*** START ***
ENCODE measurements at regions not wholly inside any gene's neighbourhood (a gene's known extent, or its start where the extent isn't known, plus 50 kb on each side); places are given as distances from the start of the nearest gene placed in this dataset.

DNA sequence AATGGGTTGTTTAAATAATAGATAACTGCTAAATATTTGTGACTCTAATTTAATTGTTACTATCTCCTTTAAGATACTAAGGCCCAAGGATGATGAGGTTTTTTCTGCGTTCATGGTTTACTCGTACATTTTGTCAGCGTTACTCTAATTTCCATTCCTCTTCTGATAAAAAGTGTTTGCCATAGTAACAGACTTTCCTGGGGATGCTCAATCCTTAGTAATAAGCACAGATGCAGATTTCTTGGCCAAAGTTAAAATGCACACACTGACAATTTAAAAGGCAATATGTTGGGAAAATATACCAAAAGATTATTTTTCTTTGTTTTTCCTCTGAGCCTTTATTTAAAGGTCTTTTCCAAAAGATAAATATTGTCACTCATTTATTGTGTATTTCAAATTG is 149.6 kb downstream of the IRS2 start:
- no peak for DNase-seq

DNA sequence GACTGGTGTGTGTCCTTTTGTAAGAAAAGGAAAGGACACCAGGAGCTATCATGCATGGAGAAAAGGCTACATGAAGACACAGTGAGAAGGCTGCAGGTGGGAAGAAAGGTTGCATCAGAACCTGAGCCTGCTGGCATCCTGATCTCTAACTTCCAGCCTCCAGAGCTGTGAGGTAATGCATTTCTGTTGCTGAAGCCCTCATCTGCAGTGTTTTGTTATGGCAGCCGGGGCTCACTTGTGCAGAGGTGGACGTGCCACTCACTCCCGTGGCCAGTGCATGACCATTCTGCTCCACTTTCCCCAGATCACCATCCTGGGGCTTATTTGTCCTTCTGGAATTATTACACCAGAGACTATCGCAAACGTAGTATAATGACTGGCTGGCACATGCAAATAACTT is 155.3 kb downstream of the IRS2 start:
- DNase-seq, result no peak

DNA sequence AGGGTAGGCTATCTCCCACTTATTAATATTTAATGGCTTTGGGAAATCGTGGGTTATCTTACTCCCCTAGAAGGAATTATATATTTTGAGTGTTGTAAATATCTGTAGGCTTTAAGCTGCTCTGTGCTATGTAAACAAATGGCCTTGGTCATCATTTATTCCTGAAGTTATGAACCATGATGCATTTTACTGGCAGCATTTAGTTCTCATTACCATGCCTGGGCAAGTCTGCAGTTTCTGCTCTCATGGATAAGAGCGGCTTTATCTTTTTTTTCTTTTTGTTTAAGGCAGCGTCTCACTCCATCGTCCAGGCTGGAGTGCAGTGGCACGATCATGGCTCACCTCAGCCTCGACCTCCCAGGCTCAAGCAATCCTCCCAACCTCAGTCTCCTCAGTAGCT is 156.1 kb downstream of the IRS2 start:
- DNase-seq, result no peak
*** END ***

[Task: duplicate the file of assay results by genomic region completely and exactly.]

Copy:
ENCODE measurements at regions not wholly inside any gene's neighbourhood (a gene's known extent, or its start where the extent isn't known, plus 50 kb on each side); places are given as distances from the start of the nearest gene placed in this dataset.

DNA sequence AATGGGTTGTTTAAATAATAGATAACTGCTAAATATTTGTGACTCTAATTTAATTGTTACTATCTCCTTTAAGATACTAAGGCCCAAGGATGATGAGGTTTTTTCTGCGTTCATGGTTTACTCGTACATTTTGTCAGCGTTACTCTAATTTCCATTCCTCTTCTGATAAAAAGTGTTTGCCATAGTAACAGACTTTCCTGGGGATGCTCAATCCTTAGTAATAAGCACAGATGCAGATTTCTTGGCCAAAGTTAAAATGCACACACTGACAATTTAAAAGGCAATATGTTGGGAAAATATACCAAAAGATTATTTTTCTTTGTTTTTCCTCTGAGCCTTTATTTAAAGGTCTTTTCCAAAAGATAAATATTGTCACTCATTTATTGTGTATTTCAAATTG is 149.6 kb downstream of the IRS2 start:
- no peak for DNase-seq

DNA sequence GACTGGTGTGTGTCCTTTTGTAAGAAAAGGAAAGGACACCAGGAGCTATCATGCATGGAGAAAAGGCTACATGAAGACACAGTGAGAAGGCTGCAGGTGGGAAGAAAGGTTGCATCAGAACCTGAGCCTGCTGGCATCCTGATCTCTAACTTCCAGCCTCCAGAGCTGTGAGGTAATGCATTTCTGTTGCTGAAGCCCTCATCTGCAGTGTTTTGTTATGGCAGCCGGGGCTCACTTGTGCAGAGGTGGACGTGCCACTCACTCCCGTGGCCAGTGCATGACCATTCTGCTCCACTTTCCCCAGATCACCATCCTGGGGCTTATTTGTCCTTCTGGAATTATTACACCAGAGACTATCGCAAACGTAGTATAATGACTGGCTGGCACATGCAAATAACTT is 155.3 kb downstream of the IRS2 start:
- DNase-seq, result no peak

DNA sequence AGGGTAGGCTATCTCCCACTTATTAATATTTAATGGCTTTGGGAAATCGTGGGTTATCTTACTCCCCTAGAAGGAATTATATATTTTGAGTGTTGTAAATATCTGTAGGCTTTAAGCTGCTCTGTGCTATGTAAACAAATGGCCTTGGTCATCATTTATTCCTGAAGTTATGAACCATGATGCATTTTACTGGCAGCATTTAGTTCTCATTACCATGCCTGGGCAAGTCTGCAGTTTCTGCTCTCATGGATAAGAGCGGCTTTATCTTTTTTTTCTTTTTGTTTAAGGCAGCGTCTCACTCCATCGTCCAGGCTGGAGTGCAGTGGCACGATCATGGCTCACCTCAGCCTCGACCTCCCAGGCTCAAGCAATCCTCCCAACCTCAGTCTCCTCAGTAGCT is 156.1 kb downstream of the IRS2 start:
- DNase-seq, result no peak